Decoding Dyslexia is a project designed to provide training to a cohort of early childhood teachers from schools noted to be underperforming in reading. A&M-Commerce Special Education faculty partnered with the Dyslexia Specialist from the Region 8 Educational Service Center due to the rural nature of their extremely large service area. Traditionally, as a whole, teachers in these rural school districts lack outside resources and opportunities available in many more urban areas. For these teachers and these schools, the need is great. Of the students who attended schools in Region 8 during 2011-2012, 64% were designated as economically disadvantaged, 8 % were Limited English Proficient, and 42% were determined to be at risk.
The focus of the Decoding Dyslexia project is to provide 2 one-day trainings (one took place in November 2013 and one planned for March 2014) with a more in-depth session during the summer months, potentially in June, 2014. The Special Education faculty members are hopeful that the summer session can be sufficiently extensive to qualify for TAMUC course credit should funds for tuition assistance become available.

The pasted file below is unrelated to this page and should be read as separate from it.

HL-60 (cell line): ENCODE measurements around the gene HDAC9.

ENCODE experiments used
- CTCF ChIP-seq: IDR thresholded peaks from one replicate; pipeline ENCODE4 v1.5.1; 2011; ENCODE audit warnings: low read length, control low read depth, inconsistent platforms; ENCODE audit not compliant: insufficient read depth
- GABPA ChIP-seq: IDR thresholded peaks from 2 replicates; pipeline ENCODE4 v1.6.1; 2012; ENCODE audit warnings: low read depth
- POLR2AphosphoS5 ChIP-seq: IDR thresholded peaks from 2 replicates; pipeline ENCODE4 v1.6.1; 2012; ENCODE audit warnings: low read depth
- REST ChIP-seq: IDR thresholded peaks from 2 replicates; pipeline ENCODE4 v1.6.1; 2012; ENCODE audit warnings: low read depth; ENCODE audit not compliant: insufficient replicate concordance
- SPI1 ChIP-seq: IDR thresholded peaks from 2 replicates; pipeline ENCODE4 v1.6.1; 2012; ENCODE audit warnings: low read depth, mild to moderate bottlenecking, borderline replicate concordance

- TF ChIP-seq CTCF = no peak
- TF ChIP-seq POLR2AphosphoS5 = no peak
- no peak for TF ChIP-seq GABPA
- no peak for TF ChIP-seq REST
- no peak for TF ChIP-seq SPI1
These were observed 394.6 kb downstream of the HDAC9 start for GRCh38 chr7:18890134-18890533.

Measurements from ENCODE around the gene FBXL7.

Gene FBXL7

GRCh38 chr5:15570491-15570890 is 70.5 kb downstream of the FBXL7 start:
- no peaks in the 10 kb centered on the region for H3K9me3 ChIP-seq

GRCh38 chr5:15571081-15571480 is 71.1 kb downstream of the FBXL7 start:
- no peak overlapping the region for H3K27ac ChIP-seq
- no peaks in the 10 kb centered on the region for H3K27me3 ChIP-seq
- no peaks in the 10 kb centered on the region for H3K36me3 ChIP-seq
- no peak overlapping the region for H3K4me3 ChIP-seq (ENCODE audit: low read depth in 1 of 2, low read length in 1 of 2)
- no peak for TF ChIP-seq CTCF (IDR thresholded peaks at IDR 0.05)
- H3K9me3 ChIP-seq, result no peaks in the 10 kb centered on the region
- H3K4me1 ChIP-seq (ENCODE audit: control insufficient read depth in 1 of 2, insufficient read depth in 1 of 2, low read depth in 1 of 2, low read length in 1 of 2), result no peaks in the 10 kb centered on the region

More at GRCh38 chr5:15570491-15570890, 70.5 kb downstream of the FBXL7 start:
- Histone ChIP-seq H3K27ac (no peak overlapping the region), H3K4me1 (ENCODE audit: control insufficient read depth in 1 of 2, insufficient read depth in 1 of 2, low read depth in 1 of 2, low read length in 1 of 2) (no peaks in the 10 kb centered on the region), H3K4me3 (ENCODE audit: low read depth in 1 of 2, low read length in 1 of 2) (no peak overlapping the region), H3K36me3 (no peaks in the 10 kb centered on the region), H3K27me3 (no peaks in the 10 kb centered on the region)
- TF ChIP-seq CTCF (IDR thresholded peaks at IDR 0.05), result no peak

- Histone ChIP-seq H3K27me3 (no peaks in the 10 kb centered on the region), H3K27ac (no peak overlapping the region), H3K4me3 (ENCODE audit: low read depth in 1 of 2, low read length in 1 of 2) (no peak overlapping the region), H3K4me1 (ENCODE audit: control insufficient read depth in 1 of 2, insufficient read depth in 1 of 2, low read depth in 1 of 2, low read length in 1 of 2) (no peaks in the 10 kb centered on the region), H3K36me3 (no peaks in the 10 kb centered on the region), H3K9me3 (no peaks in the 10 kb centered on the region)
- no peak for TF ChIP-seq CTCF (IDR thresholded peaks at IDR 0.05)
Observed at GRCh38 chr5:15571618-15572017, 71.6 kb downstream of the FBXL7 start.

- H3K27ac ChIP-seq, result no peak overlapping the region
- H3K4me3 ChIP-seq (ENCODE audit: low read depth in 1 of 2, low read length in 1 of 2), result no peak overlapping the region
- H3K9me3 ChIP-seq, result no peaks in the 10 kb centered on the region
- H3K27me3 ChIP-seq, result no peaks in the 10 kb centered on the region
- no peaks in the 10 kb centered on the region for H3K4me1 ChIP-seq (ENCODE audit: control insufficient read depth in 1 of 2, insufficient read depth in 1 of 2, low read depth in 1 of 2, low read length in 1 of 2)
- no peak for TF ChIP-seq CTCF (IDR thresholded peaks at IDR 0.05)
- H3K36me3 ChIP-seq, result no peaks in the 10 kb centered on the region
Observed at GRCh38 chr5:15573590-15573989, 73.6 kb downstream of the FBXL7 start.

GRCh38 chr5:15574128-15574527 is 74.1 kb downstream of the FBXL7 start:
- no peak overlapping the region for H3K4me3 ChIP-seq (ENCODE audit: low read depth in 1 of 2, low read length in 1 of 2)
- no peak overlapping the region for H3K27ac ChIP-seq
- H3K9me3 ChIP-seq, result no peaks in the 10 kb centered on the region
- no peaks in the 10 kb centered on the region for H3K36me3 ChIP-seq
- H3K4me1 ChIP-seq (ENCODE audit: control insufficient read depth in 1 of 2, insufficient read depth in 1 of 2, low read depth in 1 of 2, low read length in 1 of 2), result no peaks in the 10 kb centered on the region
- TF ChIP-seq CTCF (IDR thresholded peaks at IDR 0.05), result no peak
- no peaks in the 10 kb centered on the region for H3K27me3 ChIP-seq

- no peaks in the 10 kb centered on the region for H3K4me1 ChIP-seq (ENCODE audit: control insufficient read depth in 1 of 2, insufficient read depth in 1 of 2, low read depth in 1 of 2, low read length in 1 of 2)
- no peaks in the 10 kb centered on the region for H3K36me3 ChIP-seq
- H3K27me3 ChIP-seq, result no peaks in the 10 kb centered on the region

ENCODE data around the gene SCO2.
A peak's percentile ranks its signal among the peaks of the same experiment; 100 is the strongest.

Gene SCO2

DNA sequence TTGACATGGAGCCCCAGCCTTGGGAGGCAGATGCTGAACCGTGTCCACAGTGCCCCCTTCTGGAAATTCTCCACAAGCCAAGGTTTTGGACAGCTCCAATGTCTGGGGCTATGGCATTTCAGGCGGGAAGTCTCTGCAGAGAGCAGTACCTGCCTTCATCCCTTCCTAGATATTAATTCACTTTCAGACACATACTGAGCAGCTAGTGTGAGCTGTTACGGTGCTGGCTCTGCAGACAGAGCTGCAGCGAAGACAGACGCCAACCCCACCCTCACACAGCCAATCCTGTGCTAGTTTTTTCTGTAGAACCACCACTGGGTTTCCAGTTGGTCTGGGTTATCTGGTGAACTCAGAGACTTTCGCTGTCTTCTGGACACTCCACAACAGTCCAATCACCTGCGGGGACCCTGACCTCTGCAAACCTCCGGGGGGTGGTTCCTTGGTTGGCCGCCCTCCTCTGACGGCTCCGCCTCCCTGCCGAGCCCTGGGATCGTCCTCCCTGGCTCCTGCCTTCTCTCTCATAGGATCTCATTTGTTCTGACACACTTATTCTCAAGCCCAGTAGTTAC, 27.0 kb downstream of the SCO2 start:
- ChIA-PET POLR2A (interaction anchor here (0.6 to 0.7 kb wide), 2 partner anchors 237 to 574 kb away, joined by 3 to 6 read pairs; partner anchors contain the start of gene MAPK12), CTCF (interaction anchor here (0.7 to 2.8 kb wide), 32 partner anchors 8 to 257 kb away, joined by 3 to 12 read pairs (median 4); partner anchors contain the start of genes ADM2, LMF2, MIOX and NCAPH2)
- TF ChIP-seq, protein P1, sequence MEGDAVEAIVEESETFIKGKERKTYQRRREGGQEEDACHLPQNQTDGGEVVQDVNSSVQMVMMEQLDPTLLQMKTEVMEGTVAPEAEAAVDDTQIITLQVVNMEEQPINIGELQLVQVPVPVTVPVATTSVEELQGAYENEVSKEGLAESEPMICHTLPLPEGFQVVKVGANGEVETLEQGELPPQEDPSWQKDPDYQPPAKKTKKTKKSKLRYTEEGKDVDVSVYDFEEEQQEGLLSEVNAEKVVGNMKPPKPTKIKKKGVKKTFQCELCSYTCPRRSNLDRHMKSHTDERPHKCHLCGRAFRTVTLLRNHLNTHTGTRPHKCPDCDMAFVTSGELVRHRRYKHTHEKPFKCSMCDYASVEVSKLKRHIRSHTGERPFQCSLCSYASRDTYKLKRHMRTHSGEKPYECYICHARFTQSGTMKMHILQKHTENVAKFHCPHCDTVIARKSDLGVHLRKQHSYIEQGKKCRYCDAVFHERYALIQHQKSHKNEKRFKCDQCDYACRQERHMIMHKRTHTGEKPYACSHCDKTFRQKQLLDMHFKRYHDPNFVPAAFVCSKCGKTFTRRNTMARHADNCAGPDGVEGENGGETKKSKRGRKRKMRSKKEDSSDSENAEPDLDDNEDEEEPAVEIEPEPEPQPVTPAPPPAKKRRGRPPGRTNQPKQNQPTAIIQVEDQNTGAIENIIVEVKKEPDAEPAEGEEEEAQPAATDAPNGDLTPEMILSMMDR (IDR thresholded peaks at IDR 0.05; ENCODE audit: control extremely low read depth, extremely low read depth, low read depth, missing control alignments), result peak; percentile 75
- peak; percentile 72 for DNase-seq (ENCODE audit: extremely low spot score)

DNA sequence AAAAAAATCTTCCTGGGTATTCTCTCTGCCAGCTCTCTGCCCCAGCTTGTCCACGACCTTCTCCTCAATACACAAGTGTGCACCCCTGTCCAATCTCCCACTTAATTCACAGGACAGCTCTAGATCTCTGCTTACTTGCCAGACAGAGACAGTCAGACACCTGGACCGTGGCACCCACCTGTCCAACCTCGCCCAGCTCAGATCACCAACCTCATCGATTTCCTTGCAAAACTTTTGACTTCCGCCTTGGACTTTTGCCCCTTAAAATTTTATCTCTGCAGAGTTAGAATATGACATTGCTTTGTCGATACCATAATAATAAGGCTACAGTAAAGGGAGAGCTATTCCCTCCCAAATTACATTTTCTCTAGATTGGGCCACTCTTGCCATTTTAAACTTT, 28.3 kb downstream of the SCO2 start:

“During the first year of this project, our initial professional development will focus on Pre-Kindergarten, Kindergarten, and 1st Grade teachers. Future training opportunities will focus on expanding the skills of this first cohort of teachers and hopefully expanding our efforts to upper elementary, middle, and high school educators.” -Suzanne Thomas, Assistant Professor of Special Education.
Thank you, Brad and Kylene Beers!
Accounting alumnus, Mr. Brad Beers, and his wife Dr. Kylene Beers wanted to assist A&M- Commerce in training area school district teachers to better serve students with leaning differences, specifically those struggling with the mechanics of reading. Dr. Beers’ area of specialty is Dyslexia, therefore they decided to help the university by funding a startup program emphasizing professional development for teachers in this area.
If you are interested in supporting the faculty’s effort to add to the world’s knowledge and resources on dyslexia please contact Devon Herrman at 903-468-8198 or [email protected].